For many, it’s still unusual to see men holding or buying sanitary pads. This stigma results in some men feeling uncomfortable and others go to the extreme of refusing to buy pads or hold them in public.
A man walking into a store and buying the pads will either have people mumbling uncomfortable remarks and sometimes evokes ridicule.
Some men find it shameful to buy sanitary pads because of traditional beliefs and stereotypes. Often, it’s believed that menstruation is dirty and that people who menstruate are defiled during that time of the month, and should be treated differently to the extent of not being allowed to cook for their husbands and families.
From this, then, the question arises: what are we teaching boys and young men? Are we indirectly planting in their minds that it is shameful to be involved in menstruation?
These questions inspired Lindiwe Nkuna, of Lindiwe Sanitary Pads, to start the #AreYouManEnough initiative. The purpose is to get men involved in the fighting against menstrual poverty and how men view menstruation as a whole.
“The aim of #AreYouManEnough is to change the status quo. We have lived with these myths and stigma for far too long and they are setting us back as a nation. I know a lot of men that would love to make a change, but societal norms are holding them back. Lindiwe Sanitary Pads says no man should be stigmatised for buying sanitary pads,” Nkuna explains.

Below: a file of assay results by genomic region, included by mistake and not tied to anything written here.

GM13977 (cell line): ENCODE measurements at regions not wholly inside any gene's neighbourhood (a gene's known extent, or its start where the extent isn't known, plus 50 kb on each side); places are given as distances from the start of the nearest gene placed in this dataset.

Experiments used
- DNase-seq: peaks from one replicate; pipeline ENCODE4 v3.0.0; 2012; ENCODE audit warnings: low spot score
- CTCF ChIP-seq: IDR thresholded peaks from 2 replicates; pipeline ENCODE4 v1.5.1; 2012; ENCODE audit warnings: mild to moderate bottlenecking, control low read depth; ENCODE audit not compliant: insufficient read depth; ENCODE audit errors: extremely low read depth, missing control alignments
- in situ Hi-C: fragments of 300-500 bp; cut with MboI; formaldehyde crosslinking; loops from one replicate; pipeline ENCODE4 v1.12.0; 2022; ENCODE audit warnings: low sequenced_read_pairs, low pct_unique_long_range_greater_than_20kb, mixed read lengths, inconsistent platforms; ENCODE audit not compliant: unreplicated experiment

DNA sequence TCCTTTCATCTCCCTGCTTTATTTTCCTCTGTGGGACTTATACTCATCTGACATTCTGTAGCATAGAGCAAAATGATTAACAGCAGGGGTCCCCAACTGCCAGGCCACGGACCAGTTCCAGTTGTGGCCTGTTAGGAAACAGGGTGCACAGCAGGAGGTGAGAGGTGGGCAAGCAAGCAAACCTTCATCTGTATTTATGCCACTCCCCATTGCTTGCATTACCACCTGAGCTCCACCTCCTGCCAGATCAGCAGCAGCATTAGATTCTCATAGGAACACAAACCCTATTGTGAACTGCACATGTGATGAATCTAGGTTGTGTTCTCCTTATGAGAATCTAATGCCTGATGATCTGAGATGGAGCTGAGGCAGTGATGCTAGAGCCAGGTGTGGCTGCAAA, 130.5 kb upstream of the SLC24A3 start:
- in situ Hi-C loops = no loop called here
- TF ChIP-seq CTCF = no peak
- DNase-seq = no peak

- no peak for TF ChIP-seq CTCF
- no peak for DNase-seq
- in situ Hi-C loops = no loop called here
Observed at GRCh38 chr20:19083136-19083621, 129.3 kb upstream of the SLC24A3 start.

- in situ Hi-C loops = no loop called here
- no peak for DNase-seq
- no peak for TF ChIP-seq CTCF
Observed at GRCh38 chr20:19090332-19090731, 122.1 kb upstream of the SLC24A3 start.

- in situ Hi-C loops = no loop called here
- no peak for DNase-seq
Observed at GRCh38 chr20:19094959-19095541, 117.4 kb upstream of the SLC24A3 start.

Her initiative, which started on 17 July 2020, wants to change the perceptions that exist about men buying pads.
One of the major objectives is to have men walk into stores and buy sanitary pads with pride. Nkuna says that on Fridays there will be a secondary hashtag, #MenInRed, on all social media platforms to encourage men to wear red clothing items of their choice as a symbol of menstruation.
This is to show solidarity with people who menstruate by being involved in the campaign. Nkuna encourages men to post pictures of themselves in red clothing and the menstrual products they bought.
Nkuna concludes: “There are men who have been buying sanitary pads for their loved ones for years, this initiative is also a way to show appreciation to them for not falling victim to societal stereotypes and pressure.”
This story was edited for brevity.
Written by Lindiwe Nkuna
The views expressed here are the author’s personal opinion and do necessarily reflect the editorial policy of The Daily Vox.